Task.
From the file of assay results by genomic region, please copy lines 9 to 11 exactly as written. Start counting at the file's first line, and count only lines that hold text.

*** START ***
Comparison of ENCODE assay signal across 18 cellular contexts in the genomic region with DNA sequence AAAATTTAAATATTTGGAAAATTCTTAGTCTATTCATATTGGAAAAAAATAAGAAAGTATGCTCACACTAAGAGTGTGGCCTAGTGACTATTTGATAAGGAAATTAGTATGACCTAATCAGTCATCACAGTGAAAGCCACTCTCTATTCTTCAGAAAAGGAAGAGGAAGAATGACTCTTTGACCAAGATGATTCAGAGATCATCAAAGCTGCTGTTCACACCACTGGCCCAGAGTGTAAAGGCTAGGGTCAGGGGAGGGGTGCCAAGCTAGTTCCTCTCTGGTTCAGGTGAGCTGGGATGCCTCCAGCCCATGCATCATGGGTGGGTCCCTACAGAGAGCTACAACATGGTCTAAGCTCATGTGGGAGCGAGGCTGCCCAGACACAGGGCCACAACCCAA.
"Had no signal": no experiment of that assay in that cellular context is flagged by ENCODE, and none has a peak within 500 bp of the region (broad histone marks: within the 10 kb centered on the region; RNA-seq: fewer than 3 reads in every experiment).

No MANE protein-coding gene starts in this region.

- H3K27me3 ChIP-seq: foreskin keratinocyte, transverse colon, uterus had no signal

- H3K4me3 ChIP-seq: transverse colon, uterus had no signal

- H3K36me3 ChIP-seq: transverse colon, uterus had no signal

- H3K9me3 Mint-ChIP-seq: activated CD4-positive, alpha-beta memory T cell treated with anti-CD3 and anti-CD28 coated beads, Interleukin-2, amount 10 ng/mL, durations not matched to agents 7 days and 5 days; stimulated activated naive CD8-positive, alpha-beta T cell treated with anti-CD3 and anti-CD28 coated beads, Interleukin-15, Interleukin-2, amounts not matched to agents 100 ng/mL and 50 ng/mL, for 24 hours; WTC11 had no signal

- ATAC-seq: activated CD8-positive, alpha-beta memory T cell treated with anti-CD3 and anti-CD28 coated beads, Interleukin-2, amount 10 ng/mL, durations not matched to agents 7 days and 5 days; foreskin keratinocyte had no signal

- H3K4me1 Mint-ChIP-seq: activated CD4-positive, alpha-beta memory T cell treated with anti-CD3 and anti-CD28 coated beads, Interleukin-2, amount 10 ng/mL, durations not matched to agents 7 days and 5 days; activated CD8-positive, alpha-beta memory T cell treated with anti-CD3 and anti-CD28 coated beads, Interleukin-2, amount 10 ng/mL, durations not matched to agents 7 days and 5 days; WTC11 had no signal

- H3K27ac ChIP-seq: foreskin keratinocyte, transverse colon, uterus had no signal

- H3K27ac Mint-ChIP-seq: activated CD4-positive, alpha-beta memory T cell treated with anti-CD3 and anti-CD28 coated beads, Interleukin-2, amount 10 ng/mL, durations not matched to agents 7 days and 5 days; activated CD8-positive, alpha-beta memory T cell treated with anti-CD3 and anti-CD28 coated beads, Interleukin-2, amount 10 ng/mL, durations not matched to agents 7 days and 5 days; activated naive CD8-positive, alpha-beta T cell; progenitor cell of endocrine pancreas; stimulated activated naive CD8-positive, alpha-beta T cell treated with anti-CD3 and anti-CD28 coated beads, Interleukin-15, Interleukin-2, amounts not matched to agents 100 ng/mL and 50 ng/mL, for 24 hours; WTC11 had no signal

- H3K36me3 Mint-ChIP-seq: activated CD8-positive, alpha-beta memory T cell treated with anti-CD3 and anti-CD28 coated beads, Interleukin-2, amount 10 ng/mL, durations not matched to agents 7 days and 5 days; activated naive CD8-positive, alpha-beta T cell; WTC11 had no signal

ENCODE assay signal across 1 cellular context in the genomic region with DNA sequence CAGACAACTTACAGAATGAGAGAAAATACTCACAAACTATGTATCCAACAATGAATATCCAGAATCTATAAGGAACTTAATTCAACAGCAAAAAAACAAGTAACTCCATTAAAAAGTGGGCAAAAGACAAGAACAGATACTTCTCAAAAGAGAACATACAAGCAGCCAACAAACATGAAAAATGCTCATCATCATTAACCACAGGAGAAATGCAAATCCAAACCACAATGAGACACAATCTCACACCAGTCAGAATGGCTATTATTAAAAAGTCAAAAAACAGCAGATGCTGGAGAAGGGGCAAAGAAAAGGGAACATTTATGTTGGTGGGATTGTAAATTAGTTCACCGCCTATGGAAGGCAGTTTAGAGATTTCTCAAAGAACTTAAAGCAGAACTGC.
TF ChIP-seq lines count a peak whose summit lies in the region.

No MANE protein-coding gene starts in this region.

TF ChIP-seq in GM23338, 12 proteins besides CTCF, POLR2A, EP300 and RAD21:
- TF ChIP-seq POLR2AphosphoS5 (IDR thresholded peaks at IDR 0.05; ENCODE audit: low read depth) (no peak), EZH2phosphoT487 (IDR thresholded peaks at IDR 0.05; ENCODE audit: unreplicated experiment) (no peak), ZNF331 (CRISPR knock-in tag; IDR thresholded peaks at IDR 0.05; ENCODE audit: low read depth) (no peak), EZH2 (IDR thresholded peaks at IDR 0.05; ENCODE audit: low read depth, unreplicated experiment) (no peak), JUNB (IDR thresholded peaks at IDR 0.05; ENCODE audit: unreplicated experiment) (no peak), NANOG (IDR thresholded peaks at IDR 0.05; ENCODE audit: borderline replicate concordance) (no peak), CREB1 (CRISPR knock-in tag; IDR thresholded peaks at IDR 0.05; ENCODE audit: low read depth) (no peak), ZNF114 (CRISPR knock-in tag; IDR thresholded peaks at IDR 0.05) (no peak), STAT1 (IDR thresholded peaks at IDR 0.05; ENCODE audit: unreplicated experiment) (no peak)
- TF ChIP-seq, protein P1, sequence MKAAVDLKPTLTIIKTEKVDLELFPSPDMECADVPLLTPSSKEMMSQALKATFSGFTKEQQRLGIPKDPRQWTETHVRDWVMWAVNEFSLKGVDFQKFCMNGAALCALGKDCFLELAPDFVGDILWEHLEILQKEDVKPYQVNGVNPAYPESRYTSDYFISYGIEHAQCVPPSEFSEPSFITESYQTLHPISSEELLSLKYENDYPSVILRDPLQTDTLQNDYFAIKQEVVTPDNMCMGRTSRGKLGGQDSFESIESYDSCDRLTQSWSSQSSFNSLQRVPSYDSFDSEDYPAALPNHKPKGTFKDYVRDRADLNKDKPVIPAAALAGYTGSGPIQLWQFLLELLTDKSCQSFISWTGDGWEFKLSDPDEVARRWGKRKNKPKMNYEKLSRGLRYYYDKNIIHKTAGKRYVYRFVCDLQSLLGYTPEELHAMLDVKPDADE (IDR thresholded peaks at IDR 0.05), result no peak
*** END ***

- H3K4me1 Mint-ChIP-seq: activated CD4-positive, alpha-beta memory T cell treated with anti-CD3 and anti-CD28 coated beads, Interleukin-2, amount 10 ng/mL, durations not matched to agents 7 days and 5 days; activated CD8-positive, alpha-beta memory T cell treated with anti-CD3 and anti-CD28 coated beads, Interleukin-2, amount 10 ng/mL, durations not matched to agents 7 days and 5 days; WTC11 had no signal

- H3K27ac ChIP-seq: foreskin keratinocyte, transverse colon, uterus had no signal

- H3K27ac Mint-ChIP-seq: activated CD4-positive, alpha-beta memory T cell treated with anti-CD3 and anti-CD28 coated beads, Interleukin-2, amount 10 ng/mL, durations not matched to agents 7 days and 5 days; activated CD8-positive, alpha-beta memory T cell treated with anti-CD3 and anti-CD28 coated beads, Interleukin-2, amount 10 ng/mL, durations not matched to agents 7 days and 5 days; activated naive CD8-positive, alpha-beta T cell; progenitor cell of endocrine pancreas; stimulated activated naive CD8-positive, alpha-beta T cell treated with anti-CD3 and anti-CD28 coated beads, Interleukin-15, Interleukin-2, amounts not matched to agents 100 ng/mL and 50 ng/mL, for 24 hours; WTC11 had no signal